Neonatal Alloimmune Thrombocytopenia

Neonatal alloimmune thrombocytopenia is a disease that affects fetuses and newborns, in which the platelet count is decreased. It is also known as fetal and neonatal alloimmune thrombocytopenia or feto-maternal alloimmune thrombocytopenia. It is a disorder in which fetal platelets contain an antigen inherited from the father which the mother lacks, most commonly human platelet antigen (HPA)-1a incompatibility.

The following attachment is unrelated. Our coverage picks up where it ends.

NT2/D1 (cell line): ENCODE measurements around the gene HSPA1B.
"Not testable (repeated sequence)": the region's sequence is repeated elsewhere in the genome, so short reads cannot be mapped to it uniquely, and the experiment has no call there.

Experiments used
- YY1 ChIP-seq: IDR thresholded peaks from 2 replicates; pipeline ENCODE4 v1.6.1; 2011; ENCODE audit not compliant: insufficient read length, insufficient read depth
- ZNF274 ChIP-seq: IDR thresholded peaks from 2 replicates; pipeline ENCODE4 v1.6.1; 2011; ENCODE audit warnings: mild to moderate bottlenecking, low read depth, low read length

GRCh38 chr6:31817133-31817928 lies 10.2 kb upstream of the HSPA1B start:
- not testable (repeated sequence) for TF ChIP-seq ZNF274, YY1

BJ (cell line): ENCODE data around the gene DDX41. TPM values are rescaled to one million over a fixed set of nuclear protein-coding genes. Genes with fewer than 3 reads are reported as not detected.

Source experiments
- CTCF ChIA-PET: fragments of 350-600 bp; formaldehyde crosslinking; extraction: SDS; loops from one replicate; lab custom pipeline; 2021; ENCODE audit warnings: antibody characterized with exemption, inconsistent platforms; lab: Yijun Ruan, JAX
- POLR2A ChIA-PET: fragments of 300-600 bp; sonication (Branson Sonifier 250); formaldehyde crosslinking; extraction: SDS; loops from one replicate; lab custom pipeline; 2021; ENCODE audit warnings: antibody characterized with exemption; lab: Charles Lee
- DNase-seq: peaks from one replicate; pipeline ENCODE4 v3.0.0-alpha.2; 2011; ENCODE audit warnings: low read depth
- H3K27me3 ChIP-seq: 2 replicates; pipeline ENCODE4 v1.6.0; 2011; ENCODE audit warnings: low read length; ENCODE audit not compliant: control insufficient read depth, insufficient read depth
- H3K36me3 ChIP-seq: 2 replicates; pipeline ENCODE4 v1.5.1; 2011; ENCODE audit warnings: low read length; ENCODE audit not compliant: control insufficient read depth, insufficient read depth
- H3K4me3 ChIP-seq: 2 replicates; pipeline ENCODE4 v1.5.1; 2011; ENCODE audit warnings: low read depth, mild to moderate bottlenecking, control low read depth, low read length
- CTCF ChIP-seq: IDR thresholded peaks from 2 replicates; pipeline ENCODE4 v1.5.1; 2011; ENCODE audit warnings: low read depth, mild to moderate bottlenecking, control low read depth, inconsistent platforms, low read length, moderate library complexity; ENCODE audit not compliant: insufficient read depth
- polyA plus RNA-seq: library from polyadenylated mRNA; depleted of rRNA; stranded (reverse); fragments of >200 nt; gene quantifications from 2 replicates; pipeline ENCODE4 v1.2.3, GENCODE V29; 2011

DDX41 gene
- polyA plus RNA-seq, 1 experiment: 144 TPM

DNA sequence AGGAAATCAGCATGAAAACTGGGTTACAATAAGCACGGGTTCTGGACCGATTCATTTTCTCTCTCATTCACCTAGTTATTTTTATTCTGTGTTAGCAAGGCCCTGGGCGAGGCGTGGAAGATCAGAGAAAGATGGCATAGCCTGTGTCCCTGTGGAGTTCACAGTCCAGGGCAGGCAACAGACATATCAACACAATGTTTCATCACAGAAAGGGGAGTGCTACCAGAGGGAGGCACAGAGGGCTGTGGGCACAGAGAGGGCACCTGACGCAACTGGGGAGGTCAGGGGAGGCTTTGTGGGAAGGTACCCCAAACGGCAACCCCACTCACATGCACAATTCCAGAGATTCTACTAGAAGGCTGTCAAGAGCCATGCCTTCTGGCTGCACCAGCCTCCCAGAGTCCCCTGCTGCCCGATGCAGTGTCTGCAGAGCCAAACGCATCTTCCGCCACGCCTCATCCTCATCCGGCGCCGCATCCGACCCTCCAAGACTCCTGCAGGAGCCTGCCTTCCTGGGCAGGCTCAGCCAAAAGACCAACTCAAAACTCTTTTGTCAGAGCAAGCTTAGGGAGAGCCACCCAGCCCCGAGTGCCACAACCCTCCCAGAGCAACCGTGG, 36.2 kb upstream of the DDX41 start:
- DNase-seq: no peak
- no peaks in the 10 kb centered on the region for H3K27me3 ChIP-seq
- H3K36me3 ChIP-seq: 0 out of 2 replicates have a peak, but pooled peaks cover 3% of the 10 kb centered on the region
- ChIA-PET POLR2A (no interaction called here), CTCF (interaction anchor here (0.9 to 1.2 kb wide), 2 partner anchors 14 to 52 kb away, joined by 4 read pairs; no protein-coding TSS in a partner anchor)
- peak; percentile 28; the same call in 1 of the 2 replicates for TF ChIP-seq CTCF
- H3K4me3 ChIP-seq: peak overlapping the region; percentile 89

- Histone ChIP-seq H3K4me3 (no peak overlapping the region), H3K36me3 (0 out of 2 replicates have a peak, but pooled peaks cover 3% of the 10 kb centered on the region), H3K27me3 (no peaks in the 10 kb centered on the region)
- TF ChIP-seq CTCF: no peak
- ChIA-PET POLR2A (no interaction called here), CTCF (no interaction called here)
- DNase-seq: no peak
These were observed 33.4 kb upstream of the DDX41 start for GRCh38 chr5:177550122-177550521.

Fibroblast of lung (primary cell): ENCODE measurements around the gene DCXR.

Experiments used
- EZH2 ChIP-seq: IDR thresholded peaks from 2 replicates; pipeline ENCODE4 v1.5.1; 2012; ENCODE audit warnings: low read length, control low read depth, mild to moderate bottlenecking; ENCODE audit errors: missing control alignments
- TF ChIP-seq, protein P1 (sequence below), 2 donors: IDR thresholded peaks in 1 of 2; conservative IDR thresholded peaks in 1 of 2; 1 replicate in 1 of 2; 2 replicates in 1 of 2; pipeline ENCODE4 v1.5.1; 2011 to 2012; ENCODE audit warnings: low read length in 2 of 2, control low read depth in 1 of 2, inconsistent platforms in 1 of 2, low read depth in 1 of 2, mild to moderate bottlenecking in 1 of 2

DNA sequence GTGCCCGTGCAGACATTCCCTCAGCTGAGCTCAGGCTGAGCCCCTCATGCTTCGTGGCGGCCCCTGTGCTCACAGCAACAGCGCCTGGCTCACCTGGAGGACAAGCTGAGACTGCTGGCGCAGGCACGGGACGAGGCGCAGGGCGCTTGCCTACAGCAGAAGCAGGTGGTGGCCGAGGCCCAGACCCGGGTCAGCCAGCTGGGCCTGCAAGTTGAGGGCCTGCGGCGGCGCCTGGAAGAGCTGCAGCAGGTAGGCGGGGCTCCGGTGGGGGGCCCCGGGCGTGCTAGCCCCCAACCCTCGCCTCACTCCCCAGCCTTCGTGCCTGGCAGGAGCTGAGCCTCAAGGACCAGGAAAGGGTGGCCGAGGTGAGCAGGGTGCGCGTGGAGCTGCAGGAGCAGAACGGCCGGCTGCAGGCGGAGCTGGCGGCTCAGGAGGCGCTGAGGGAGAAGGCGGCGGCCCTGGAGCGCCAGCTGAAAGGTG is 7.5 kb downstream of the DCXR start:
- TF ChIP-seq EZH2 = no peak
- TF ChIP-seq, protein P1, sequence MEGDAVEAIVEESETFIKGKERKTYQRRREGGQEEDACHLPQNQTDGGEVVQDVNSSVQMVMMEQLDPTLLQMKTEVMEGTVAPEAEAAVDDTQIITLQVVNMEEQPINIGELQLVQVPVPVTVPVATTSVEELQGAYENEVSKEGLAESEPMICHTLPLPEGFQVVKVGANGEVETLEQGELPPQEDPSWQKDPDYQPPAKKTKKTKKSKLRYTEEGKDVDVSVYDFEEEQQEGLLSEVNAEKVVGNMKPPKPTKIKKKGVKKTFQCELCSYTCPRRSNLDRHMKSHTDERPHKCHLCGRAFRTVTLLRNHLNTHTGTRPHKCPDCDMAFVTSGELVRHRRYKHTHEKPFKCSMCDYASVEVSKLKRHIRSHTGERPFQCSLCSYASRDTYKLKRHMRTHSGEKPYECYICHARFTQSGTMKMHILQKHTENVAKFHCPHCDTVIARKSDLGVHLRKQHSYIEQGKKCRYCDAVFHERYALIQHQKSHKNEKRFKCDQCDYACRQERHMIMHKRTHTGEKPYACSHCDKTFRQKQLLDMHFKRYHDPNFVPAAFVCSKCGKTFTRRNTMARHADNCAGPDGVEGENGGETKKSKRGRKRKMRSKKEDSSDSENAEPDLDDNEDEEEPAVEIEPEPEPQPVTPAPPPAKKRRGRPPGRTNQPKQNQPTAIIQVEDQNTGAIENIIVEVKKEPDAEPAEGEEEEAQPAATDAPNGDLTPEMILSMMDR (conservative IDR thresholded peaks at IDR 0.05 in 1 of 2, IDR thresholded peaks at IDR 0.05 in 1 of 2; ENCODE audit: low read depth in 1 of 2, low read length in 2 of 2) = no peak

Neonatal aloe immune thrombocytopenia is the commonest cause of early onset isolated thrombocytopenia in an otherwise healthy neonate. Neonatal aloe immune thrombocytopenia syndrome is comparable to haemolytic disease of the new born, although it frequently affects the first infant. The thrombocytopenia results from maternal immunization against specific platelet aloe antigens paternally inherited by the fetus. During pregnancy, the maternal aloe antibodies can cross the placental barrier as soon as 14 weeks of gestation. The foetal opsonized platelets are then cleared in the reticulo -endothelial system. The resulting thrombocytopenia is not only due to increased platelet destruction but also to impaired platelet production. The incidence of neonatal aloe immune thrombocytopenia in the unselected Caucasian population has been estimated by prospective studies to be 1/800 to 1/1000 live births. The most feared complication is intracranial haemorrhage (ICH) in the case of severe thrombocytopenia. The morbidity has been estimated to be 20% of the reported cases and mortality up to 15%. Aloe immune thrombocytopenia can be diagnosed during pregnancy or at birth.


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